Obviously we love this image found on Polli.
ABC Cups available on Papermash.
I can’t believe it’s December already. Really starting to feel like the holidays around here. Wanted to share some beautiful crafts and traditions from our current destination, Old World Hungary (which includes Croatia and Romania too).
Licitar is a beautifully decorated, edible ornament that most commonly comes in a heart shape. The heart shape is a traditional symbol of the city of Zagreb – it represents the warmth of the city and its people. They are given as a symbol of love for Christmas, birthdays, weddings, Valentines Day and other holidays. Making the ornaments is highly involved and extremely time consuming (it can can take over a month). The tradition dates all the way back to the 14th century.
Traditionally, Hungarian women used reverse felt applique to decorate clothing. Eventually they adapted the technique to make beautiful applique ornaments. Ornaments have a variety of motifs which can represent different regions. Learn to make your own appliqued heart ornament here.
Heart ornaments are a traditional Hungarian ornament around the holidays. Matyó Ornaments use originated in the Matyó region in Northern Hungary and use their embroidery techniques.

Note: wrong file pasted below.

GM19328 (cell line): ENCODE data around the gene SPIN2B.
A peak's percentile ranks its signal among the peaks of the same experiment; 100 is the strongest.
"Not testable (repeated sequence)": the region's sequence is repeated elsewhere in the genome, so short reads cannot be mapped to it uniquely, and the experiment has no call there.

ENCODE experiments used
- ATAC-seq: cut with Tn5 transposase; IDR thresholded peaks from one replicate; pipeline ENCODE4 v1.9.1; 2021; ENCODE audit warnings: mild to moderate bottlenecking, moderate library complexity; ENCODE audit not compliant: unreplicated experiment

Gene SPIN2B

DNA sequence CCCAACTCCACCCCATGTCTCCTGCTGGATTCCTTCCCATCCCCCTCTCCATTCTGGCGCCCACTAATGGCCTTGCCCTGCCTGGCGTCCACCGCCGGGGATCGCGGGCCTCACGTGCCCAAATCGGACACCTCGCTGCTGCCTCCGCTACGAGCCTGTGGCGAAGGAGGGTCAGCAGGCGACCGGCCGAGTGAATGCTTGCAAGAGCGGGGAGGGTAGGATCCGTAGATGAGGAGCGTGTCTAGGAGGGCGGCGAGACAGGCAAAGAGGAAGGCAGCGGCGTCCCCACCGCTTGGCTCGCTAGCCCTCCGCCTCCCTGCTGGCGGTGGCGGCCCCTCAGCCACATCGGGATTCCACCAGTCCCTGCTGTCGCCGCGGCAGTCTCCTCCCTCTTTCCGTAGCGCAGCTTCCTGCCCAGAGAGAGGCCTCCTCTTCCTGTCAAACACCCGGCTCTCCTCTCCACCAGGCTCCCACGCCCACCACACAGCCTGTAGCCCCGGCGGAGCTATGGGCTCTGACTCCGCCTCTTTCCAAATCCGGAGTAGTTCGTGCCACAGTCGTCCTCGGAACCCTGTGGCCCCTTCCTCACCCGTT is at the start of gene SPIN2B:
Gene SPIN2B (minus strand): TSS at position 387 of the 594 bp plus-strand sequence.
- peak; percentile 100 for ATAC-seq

sources and further reading:
Croatian Tourism, Zagreb, Croatia
Great site about licitar, Licitar
more info on licitar, Wikipedia
more info on licitar Hearts, about.com
Croatian Souvenier, Rina Travel
Info on Matyó Embroidery: Hungarian Embroidery and Folk Arts
About Reverse Felt Applique: National Geographic
Today is the first day of Orangutan Awareness week and next Saturday is it the first ever International Red Panda Day! These two animals are very dear to me. I spent 2 months volunteering with orphaned orangutans in Malaysian Borneo and since moving to the Bay Area I often volunteer with the Red Panda Network. And seriously, have you ever seen an animal cuter than these two little orange beauties?
The top photo is of Walter, the first red panda I ever saw. He lives at the Bronx Zoo. (Photo by my lovely sister Laura). That little guy on the bottom is Sen, he was only a five months old when I first went to Borneo, I fed him his first banana. He is very special. I miss that little sucker. (Photo by Beddy Tiun, a Ranger at Sabah Wildlife Department).
It’s a great opportunity to teach your children about wildlife and what we can do to protect them.
Here’s a list of some things you can do:
1. Download the Red Panda Activity pack and help your child become a Red Panda Ranger: Download here
2. Visit your local zoo. Follow these links to find a zoo near you with Red Pandas.
3. Have your family wear orange on Wednesday November 10th, 2010 for ORANGE FOR ORANGUTANS. If you don’t have any orange Tea can help with that: Motoring Graphic Tee, Bicycle Tee, Bandana Lace Print Dress, Autumn Leaves Banded Dress.
4. I put together some “Orangutan Facts for Kids” after doing a presentation for my sisters second grade class. There’s lots of good information about what candy to avoid and FAQ’s from then 2nd graders.
5. Adopt a Red Panda or an Orangutan. Its a great way to support a good cause and fun to get letters and updates on the animal you are helping. The orangutan link I included is to adopt Sen (pictured above).
Let us know what activities you decide to do with your kids!